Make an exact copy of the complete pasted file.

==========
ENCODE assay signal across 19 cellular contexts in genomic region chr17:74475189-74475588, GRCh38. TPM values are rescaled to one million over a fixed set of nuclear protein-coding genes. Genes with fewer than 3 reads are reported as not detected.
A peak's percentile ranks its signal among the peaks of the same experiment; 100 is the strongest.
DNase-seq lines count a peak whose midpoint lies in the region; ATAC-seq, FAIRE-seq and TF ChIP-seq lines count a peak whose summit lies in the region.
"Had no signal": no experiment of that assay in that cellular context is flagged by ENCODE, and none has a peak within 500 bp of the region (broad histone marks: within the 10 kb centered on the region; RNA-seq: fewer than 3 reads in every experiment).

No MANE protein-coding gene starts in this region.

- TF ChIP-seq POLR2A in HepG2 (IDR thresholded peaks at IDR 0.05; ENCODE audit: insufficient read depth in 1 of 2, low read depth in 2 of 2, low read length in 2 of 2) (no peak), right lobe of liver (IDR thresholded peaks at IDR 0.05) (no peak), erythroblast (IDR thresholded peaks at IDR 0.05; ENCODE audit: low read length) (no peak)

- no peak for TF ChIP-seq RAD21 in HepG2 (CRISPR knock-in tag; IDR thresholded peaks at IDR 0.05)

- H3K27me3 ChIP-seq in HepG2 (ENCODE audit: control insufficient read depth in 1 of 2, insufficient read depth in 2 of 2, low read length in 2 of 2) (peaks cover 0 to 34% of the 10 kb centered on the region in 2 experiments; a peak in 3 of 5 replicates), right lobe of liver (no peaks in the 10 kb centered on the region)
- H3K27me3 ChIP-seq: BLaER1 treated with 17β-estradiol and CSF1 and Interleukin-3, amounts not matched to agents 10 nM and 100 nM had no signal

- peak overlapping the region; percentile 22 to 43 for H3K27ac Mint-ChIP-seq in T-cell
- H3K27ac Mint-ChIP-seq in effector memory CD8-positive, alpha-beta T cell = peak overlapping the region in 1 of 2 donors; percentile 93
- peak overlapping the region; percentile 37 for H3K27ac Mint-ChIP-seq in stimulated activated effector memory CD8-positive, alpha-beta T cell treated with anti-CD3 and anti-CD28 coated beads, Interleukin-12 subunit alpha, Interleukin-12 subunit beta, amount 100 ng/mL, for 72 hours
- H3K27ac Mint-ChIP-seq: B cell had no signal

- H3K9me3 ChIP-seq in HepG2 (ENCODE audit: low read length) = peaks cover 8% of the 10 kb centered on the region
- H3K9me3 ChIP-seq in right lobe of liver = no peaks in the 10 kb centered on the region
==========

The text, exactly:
ENCODE assay signal across 19 cellular contexts in genomic region chr17:74475189-74475588, GRCh38. TPM values are rescaled to one million over a fixed set of nuclear protein-coding genes. Genes with fewer than 3 reads are reported as not detected.
A peak's percentile ranks its signal among the peaks of the same experiment; 100 is the strongest.
DNase-seq lines count a peak whose midpoint lies in the region; ATAC-seq, FAIRE-seq and TF ChIP-seq lines count a peak whose summit lies in the region.
"Had no signal": no experiment of that assay in that cellular context is flagged by ENCODE, and none has a peak within 500 bp of the region (broad histone marks: within the 10 kb centered on the region; RNA-seq: fewer than 3 reads in every experiment).

No MANE protein-coding gene starts in this region.

- TF ChIP-seq POLR2A in HepG2 (IDR thresholded peaks at IDR 0.05; ENCODE audit: insufficient read depth in 1 of 2, low read depth in 2 of 2, low read length in 2 of 2) (no peak), right lobe of liver (IDR thresholded peaks at IDR 0.05) (no peak), erythroblast (IDR thresholded peaks at IDR 0.05; ENCODE audit: low read length) (no peak)

- no peak for TF ChIP-seq RAD21 in HepG2 (CRISPR knock-in tag; IDR thresholded peaks at IDR 0.05)

- H3K27me3 ChIP-seq in HepG2 (ENCODE audit: control insufficient read depth in 1 of 2, insufficient read depth in 2 of 2, low read length in 2 of 2) (peaks cover 0 to 34% of the 10 kb centered on the region in 2 experiments; a peak in 3 of 5 replicates), right lobe of liver (no peaks in the 10 kb centered on the region)
- H3K27me3 ChIP-seq: BLaER1 treated with 17β-estradiol and CSF1 and Interleukin-3, amounts not matched to agents 10 nM and 100 nM had no signal

- peak overlapping the region; percentile 22 to 43 for H3K27ac Mint-ChIP-seq in T-cell
- H3K27ac Mint-ChIP-seq in effector memory CD8-positive, alpha-beta T cell = peak overlapping the region in 1 of 2 donors; percentile 93
- peak overlapping the region; percentile 37 for H3K27ac Mint-ChIP-seq in stimulated activated effector memory CD8-positive, alpha-beta T cell treated with anti-CD3 and anti-CD28 coated beads, Interleukin-12 subunit alpha, Interleukin-12 subunit beta, amount 100 ng/mL, for 72 hours
- H3K27ac Mint-ChIP-seq: B cell had no signal

- H3K9me3 ChIP-seq in HepG2 (ENCODE audit: low read length) = peaks cover 8% of the 10 kb centered on the region
- H3K9me3 ChIP-seq in right lobe of liver = no peaks in the 10 kb centered on the region